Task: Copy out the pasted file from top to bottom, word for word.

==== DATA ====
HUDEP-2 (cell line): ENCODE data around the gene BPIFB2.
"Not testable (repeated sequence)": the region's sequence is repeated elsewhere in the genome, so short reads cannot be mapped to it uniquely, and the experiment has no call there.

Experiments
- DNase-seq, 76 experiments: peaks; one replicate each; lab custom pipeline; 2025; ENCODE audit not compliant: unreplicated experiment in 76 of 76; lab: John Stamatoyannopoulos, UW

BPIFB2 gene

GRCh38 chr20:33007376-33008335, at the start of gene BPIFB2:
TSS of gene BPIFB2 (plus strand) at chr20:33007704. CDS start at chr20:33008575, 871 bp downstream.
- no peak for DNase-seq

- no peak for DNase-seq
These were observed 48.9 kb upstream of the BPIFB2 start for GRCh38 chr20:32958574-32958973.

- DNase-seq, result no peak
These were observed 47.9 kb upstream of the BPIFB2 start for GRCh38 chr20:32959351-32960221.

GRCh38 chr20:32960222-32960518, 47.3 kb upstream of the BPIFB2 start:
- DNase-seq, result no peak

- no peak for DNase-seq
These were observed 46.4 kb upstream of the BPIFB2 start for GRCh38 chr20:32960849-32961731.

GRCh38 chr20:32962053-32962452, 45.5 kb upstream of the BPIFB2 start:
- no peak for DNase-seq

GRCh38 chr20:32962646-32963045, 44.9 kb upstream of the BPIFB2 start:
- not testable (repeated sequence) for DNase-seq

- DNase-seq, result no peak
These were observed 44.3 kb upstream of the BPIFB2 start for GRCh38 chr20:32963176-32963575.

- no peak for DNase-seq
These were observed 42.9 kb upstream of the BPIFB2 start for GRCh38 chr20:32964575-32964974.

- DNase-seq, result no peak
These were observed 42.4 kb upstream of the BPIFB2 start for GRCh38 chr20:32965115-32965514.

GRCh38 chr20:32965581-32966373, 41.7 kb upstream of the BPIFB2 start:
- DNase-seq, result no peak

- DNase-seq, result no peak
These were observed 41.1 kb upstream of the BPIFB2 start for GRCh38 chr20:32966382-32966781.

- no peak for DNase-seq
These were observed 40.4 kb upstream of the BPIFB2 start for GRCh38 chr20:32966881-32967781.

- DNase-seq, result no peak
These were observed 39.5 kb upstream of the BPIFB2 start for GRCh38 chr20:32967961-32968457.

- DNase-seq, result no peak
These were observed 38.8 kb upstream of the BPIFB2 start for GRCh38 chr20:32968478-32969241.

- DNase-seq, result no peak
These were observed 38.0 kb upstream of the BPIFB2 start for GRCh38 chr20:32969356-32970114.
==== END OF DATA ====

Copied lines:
HUDEP-2 (cell line): ENCODE data around the gene BPIFB2.
"Not testable (repeated sequence)": the region's sequence is repeated elsewhere in the genome, so short reads cannot be mapped to it uniquely, and the experiment has no call there.

Experiments
- DNase-seq, 76 experiments: peaks; one replicate each; lab custom pipeline; 2025; ENCODE audit not compliant: unreplicated experiment in 76 of 76; lab: John Stamatoyannopoulos, UW

BPIFB2 gene

GRCh38 chr20:33007376-33008335, at the start of gene BPIFB2:
TSS of gene BPIFB2 (plus strand) at chr20:33007704. CDS start at chr20:33008575, 871 bp downstream.
- no peak for DNase-seq

- no peak for DNase-seq
These were observed 48.9 kb upstream of the BPIFB2 start for GRCh38 chr20:32958574-32958973.

- DNase-seq, result no peak
These were observed 47.9 kb upstream of the BPIFB2 start for GRCh38 chr20:32959351-32960221.

GRCh38 chr20:32960222-32960518, 47.3 kb upstream of the BPIFB2 start:
- DNase-seq, result no peak

- no peak for DNase-seq
These were observed 46.4 kb upstream of the BPIFB2 start for GRCh38 chr20:32960849-32961731.

GRCh38 chr20:32962053-32962452, 45.5 kb upstream of the BPIFB2 start:
- no peak for DNase-seq

GRCh38 chr20:32962646-32963045, 44.9 kb upstream of the BPIFB2 start:
- not testable (repeated sequence) for DNase-seq

- DNase-seq, result no peak
These were observed 44.3 kb upstream of the BPIFB2 start for GRCh38 chr20:32963176-32963575.

- no peak for DNase-seq
These were observed 42.9 kb upstream of the BPIFB2 start for GRCh38 chr20:32964575-32964974.

- DNase-seq, result no peak
These were observed 42.4 kb upstream of the BPIFB2 start for GRCh38 chr20:32965115-32965514.

GRCh38 chr20:32965581-32966373, 41.7 kb upstream of the BPIFB2 start:
- DNase-seq, result no peak

- DNase-seq, result no peak
These were observed 41.1 kb upstream of the BPIFB2 start for GRCh38 chr20:32966382-32966781.

- no peak for DNase-seq
These were observed 40.4 kb upstream of the BPIFB2 start for GRCh38 chr20:32966881-32967781.

- DNase-seq, result no peak
These were observed 39.5 kb upstream of the BPIFB2 start for GRCh38 chr20:32967961-32968457.

- DNase-seq, result no peak
These were observed 38.8 kb upstream of the BPIFB2 start for GRCh38 chr20:32968478-32969241.

- DNase-seq, result no peak
These were observed 38.0 kb upstream of the BPIFB2 start for GRCh38 chr20:32969356-32970114.